The finale of Outlander was far removed from what I'd have predicted earlier in this first season. The show took a brave and harrowing direction, which flew in the face of the pulp-romance feel the premiere had. "To Ransom a Man's Soul" was one of the most unpleasant, uncomfortable viewing experiences I've had for a long time, and certainly raised the bar when it comes to dramatised torture sequences. (Yes, Game of Thrones has lost that ignoble rosette.) I've recommended Outlander to family and friends I'd never want to be in the same room as when they watch this hour, let's put it that way.
Essentially, this last episode concerned the repercussions of Jamie's (Sam Heughan) torture at the hand of evil Jack Randall (Tobias Menzies); which was physical, emotional, sexual, and psychological. Jamie was viciously sodomised and wilfully self-branded himself the "property" of Jack, who got a twisted delight out of blurring the distinction between himself and Jamie's loving wife Claire (Caitriona Balfe), to eventually break Jamie by making him acquiesce to his sexual demands during a break from the pain. These upsetting sequences were, thankfully, spread throughout the hour in piecemeal fashion, but their weight and power was barely diminished.
Heughan and Menzies have had one of the toughest acting jobs imaginable in recent weeks, and came out of this hour incredibly well. I can't even imagine the difficulty and level of trust you'd have to go through to film scenes of male torture and rape, so director Anna Foerster should be commended for what I'm sure was a very tough shoot.
Similarly to "Wentworth Prison" (also directed by Foerster), most of the finale was built around the sheer horror of what Jamie submitted himself to, and watching Claire's anguish at seeing her husband save her by (almost) losing his soul in the process. For while Jamie was rescued by Murtagh (Duncan Lacroix) and his men the next morning, with a little help from rampaging cattle let loose within the prison halls, the proud Scotsman taken to recuperate inside a church wasn't the same person Claire married—he was a broken, beaten, near-suicidal shadow.
A part of me did question Outlander going down such a very dark path this season, because the show has quite possible become unpalatable for those expecting something frothier. You expect this kind of content from certain show, but it's probably came as a shock to fellow non-book readers. It's become more understandable to me why a UK broadcaster didn't buy the show (allowing Amazon Prime to swoop in to nab a critical favourite), because aspects of Outlander are a perfect fit some channels, but its darker streak is... well, problematic.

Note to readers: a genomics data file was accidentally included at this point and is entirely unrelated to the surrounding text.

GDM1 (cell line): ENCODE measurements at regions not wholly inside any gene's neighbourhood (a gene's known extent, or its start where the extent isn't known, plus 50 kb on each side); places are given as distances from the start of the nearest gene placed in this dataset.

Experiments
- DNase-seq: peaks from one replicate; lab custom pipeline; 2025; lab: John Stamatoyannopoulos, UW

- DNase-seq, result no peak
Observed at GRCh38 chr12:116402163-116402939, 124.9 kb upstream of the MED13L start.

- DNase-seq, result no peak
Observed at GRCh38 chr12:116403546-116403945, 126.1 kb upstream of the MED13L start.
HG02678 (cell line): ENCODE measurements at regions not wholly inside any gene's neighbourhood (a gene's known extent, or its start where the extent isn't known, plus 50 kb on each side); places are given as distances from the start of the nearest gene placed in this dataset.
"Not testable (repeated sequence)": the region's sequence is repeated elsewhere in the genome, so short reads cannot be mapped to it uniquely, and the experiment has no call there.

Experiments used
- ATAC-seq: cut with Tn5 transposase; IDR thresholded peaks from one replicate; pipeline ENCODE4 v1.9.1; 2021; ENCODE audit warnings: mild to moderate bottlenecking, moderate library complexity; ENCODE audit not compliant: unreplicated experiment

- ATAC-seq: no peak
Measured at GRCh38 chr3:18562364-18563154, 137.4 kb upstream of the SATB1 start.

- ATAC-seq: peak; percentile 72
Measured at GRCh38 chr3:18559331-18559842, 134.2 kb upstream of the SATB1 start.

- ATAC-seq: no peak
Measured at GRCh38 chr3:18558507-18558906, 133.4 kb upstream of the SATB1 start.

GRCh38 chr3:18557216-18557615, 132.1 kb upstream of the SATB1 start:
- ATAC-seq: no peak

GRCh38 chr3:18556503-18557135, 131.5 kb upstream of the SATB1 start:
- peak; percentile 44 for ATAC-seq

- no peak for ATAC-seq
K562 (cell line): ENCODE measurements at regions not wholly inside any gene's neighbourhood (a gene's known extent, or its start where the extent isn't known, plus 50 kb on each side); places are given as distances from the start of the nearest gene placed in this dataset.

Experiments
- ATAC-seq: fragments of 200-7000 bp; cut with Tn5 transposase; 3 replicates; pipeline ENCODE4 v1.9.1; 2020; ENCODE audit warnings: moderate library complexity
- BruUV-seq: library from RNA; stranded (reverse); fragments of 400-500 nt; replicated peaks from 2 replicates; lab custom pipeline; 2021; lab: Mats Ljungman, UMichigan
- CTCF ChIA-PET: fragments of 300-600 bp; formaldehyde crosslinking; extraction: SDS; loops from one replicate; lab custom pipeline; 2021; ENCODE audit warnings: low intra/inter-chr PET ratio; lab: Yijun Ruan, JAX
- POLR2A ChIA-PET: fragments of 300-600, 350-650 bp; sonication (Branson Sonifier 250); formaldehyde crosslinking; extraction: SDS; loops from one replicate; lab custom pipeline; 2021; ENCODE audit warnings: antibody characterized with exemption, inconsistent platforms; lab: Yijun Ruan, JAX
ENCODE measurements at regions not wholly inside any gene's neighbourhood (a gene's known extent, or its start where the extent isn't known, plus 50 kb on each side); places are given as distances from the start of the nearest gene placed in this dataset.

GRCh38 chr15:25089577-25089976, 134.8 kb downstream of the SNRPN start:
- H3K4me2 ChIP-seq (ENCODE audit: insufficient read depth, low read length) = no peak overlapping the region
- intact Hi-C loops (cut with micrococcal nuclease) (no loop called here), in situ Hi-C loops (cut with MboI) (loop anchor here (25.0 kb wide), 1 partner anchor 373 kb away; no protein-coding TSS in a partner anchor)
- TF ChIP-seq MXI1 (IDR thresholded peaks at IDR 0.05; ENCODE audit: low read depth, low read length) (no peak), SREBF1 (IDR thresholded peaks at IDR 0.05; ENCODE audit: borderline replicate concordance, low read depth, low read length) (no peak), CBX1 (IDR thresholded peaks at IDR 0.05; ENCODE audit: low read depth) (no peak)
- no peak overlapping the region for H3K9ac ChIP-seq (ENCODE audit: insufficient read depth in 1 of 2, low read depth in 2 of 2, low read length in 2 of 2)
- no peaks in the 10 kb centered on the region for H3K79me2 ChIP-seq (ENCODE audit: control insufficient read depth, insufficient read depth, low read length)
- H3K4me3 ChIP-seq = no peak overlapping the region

Season 1 ended with a mix of unexpected and predictable notes. Claire's deep love for Jamie is eventually enough to draw him back from the brink of despair (as her bedside manner toughens to penetrate this nihilism), and they symbolically removed Jack's brand together. It didn't hurt the drama of how they came through this trauma together, but of course it would've been unlikely for Jamie and Claire to split up. Less expected was their decision to leave Scotland for France and later resolve to change the future by preventing the Battle of Culloden, which should gives Outlander's story a clearer purpose. Claire's "impossible" pregnancy was the finale's one sop to syrupy convention, but it worked well as a heartwarming development that plausibly gave Jamie something to smile about after his darkest hours.
Overall, Outlander was a historical-fantasy drama that surprised me and became a better show than I'd have guessed possible after its opening salvo of episodes. But I do hope season 2's less sadistic and grim, because the show's in danger of overplaying a tone it realised it was highly skilled at. Jack Randall's fate was left ambiguous here, but somehow I doubt a villain this ghastly will have been killed in a stampede beneath a wooden door—so the chance for some deserved vengeance from rape victim Jamie is something I'm itching to see. Although it's hard to imagine someone like Jamie coming up with a fitting way to equal the torment he went through, but a quick death just won't do for that sicko. Is that sick, too?
written Ira Steven Behr & Ronald D. Moore • directed by Anna Foerster • 30 May 2015 • Starz